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The Underbelly restaurant in Houston offered a “Double Double” burger. When chef Chris Shepherd got a letter from lawyers for the California-based In-N-Out chain, saying it infringed on their similarly named sandwich, he promptly changed the name to “Cease and Desist Burger.” It has sold well, says the restaurant’s marketing manager. [Erica Ho, Time]

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Esther Wrightman, who opposes the construction of wind turbines near her Ontario home, made some YouTube videos taking a dim view of NextEra, a leading wind-power company. Now the company is suing her, alleging among other things that she infringed on its intellectual property rights by publishing satirical altered versions of its logo. [Ezra Levant, Sun; Bayshore Broadcasting]

An international brewing company that uses a red-and-orange “#9″ mark on one of its brands is suing Lexington, Ky. craft brewer West Sixth Brewing Co., which uses a black-and-green “6.” “If it was on a coaster, and the person across the table was colorblind and fairly stupid, I suppose there might be some initial confusion. … there might be a problem if somebody is holding their beer upside down.” [Lowering the Bar; Kentucky.com]

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April 26 roundup

by Walter Olson on April 26, 2013

  • Police in city of Manchester, U.K. say they’ll record attacks on punks, Goths as hate crimes [AP]
  • If claiming severe permanent injuries from auto mishap, best not to place well in a marathon six months later [West Virginia Record]
  • “Altering or deleting a Facebook account during litigation may be … spoliation of evidence” [Paul Kostro, Brian Wassom, Jim Dedman]
  • Note to Trademark Office: “breastaurant” is not trademarkable [David Post; earlier here, here, and here]
  • Iowa Rep. Bruce Braley, a Litigation Lobby stalwart, seeks Senate seat of retiring Harkin [DMR, earlier]
  • Meta? Lawyer files suit over a suit [the Brooks Brothers kind] [Staci Zaretsky, Above the Law]
  • Judge Shadur: “the most egregious fraud on the court … encountered in [my] nearly 33 years on the bench.” [Courthouse News]
  • Do you enjoy reading Overlawyered? Check back later today, after 9 a.m. Eastern, for a major announcement about the site!

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“A California judge has cancelled Tim Langdell’s hold over the Edge trademark, ending a long-running dispute over the name with iOS developer Mobigame, EA and others. …Yesterday, Langdell responded by issuing a letter protesting the decision as ‘defective’.” [Eurogamer.net] We’ve reported several times on Langdell’s efforts to assert broad trademark rights over use of the word “Edge” in videogames and related items.

  • The term “space marine” dates way back in sci-fi writing, but Games Workshop says it’s now a trademark [Popehat] “Site plagiarizes blog posts, then files DMCA takedown on originals” [Ars Technica; related, Popehat]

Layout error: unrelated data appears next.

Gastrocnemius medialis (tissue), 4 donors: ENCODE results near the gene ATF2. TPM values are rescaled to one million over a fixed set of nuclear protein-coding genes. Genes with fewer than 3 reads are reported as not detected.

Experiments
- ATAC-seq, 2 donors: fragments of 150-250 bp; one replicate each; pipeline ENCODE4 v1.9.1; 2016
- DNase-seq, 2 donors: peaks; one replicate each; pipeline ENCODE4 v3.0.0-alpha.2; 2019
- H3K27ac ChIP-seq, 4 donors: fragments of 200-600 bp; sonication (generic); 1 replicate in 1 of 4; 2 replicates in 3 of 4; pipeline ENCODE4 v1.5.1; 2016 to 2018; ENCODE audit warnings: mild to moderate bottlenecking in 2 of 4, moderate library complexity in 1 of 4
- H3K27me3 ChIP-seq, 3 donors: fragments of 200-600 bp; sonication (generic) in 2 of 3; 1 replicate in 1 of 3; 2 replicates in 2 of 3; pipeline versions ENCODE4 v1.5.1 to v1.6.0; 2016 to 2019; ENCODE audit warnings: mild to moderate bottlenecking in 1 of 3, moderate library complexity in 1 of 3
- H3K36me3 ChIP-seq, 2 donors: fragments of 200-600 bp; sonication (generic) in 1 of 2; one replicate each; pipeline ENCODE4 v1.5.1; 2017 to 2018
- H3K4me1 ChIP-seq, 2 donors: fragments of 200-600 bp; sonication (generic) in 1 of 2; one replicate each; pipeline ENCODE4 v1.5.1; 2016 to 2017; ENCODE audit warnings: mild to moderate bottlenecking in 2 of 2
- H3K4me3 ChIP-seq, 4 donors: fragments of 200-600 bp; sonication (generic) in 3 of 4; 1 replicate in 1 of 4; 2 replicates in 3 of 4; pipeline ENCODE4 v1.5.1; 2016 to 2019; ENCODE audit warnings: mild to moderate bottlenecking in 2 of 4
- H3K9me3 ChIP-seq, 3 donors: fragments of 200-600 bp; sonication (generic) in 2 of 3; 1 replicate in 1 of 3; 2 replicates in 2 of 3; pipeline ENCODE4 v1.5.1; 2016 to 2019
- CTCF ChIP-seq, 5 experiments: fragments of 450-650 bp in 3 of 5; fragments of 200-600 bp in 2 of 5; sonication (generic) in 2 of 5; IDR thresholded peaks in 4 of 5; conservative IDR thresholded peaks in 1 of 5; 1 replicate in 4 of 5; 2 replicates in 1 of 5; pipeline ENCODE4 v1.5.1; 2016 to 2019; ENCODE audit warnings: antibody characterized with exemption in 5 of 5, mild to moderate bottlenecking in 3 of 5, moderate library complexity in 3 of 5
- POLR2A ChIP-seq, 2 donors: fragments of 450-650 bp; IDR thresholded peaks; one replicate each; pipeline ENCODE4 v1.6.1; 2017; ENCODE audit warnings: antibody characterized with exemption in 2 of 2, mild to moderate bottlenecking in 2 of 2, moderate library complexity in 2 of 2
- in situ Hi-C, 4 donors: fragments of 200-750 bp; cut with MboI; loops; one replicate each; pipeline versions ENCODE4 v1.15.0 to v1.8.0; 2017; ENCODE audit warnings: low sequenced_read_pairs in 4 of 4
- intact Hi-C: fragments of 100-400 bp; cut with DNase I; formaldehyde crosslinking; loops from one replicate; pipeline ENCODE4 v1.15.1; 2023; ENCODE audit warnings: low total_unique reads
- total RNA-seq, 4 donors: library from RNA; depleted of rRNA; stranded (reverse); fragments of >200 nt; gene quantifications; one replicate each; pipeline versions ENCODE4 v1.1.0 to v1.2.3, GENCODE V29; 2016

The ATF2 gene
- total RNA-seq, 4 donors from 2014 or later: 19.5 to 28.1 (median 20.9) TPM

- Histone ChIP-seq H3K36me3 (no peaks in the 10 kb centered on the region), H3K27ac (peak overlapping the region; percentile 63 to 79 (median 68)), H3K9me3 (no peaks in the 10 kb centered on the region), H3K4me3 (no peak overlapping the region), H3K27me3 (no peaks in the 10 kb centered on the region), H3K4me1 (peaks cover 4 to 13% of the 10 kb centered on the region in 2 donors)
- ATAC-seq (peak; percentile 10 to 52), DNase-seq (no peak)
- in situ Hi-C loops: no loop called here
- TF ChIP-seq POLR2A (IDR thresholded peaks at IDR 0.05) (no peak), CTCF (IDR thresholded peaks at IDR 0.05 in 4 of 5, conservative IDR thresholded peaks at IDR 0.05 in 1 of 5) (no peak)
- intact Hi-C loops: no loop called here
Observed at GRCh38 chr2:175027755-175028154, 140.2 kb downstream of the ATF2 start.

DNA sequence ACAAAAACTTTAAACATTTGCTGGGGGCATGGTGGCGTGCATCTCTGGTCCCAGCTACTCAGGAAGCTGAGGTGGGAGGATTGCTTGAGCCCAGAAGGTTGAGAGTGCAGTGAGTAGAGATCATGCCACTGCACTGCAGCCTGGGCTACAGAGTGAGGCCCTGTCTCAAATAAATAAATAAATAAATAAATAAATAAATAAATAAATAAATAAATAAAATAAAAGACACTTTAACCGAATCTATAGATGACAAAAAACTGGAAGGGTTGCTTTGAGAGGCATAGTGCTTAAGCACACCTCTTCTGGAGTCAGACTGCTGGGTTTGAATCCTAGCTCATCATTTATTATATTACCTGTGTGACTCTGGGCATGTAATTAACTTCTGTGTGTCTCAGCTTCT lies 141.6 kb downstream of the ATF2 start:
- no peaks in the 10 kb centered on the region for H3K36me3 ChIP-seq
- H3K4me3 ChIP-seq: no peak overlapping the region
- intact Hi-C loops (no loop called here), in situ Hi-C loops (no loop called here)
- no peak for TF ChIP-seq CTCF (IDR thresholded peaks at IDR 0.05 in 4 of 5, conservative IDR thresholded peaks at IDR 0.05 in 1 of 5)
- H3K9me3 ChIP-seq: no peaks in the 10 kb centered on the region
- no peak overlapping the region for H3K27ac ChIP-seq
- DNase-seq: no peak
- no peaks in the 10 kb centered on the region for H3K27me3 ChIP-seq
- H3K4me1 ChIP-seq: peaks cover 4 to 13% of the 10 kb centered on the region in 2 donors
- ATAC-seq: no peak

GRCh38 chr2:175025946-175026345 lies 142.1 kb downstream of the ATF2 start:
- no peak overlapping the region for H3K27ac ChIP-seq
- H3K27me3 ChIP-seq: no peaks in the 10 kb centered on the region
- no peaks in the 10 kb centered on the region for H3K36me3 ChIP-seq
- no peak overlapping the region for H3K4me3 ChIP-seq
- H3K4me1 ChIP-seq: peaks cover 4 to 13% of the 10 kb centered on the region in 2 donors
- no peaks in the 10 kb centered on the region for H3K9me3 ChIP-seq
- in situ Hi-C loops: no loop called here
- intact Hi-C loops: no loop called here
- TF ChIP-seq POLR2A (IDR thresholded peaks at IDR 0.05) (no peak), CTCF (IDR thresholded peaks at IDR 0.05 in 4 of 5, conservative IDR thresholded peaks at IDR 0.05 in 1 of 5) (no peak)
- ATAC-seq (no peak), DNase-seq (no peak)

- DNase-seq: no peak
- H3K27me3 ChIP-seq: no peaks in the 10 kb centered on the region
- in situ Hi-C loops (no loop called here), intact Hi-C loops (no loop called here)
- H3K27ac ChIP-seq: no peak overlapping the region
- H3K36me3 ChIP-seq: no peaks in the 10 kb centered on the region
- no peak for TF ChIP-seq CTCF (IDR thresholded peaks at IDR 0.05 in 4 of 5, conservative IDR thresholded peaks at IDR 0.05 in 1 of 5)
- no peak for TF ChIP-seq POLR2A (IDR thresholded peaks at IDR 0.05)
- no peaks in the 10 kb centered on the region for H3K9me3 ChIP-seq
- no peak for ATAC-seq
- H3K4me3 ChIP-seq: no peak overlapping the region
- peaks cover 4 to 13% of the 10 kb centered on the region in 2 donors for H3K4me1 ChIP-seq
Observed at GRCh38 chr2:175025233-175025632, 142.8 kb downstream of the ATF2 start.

• D.C. suburban school district: “Prince George’s considers copyright policy that takes ownership of students’ work” [WaPo]
  • New book Copyright Unbalanced [Jerry Brito, ed.; Tom Palmer/Reason, David Post/Volokh] “Copyright, Property Rights, and the Free Market” [Adam Mossoff, TotM]
  • Neither doll left standing: “After Long Fight, Bratz Case Ends in Zero Damages” [The Recorder]
  • “Podcasting patent troll” [Gerard Magliocca, Concur Op]
  • “The EU-funded plan to stick a ‘flag this as terrorism site’ button on your browser” [Ars Technica]
  • “The Most Ridiculous Law of 2013 (So Far): It Is Now a Crime to Unlock Your Smartphone” [Derek Khanna, Atlantic]

Samsung Super Bowl ad

by Walter Olson on February 4, 2013

It makes fun of the NFL’s overzealous protection of the Super Bowl trademark:

  • This is getting serious: “Patent troll targets Minecraft” [Rob Beschizza, BoingBoing] Are mainstream tech companies joining the patent-troll brigade? [WSJ Law Blog] Bessen-Meurer have another study of patent trolls out, this one suggests their direct costs to economy $29 billion a year [Joe Mullin, Ars Technica]
  • London Olympics games: you may link to our site only if not in a “derogatory or otherwise objectionable manner” [Popehat]
  • “Fan Fiction vs. Copyright – Q&A with Rebecca Tushnet” [Reason.tv]
  • Are the logos similar? Apparel maker Under Armour sues maker of “Body Armor” sports drink [Baltimore Sun]
  • “U.S. Patent System is Broken, Declares Judge in Android v. Apple Cases” [Posner; DailyTech] Posner “on Why he thinks There Are Too Many Patents in America” [Atlantic]
  • Startups: “Why do investors want founders to spend money and time on bogus patents?” [Cory Doctorow]

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How to be gentlemanly in a cease-and-desist. [Mashable, Popehat]

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June 28 roundup

by Walter Olson on June 28, 2012

  • Cato Institute settles lawsuit over its governance [Adler]
  • As regulators crack down on payday lending, Indian tribes fill the gap [Business Week] Tribal leaders say they are at war with the CFPB, and no, there is no Elizabeth Warren angle [Kevin Funnell]
  • “SEA LAWYER. A shark.” [1811 Dictionary of the Vulgar Tongue via Nancy Friedman]
  • Trial lawyers in Oklahoma, as in Texas and Florida, endow slate of favored GOP candidates [Tulsa World]
  • Simple reforms could ease path to more interstate adoptions of foster kids [Jeff Katz, Washington Post]
  • “Can you say ‘overzealous service mark claimant’?” [@internetcases]
  • “Today, anyone can sue anyone else, regardless of how ridiculous the claim may be. But it wasn’t always like this.” [Don Elliott, The Atlantic]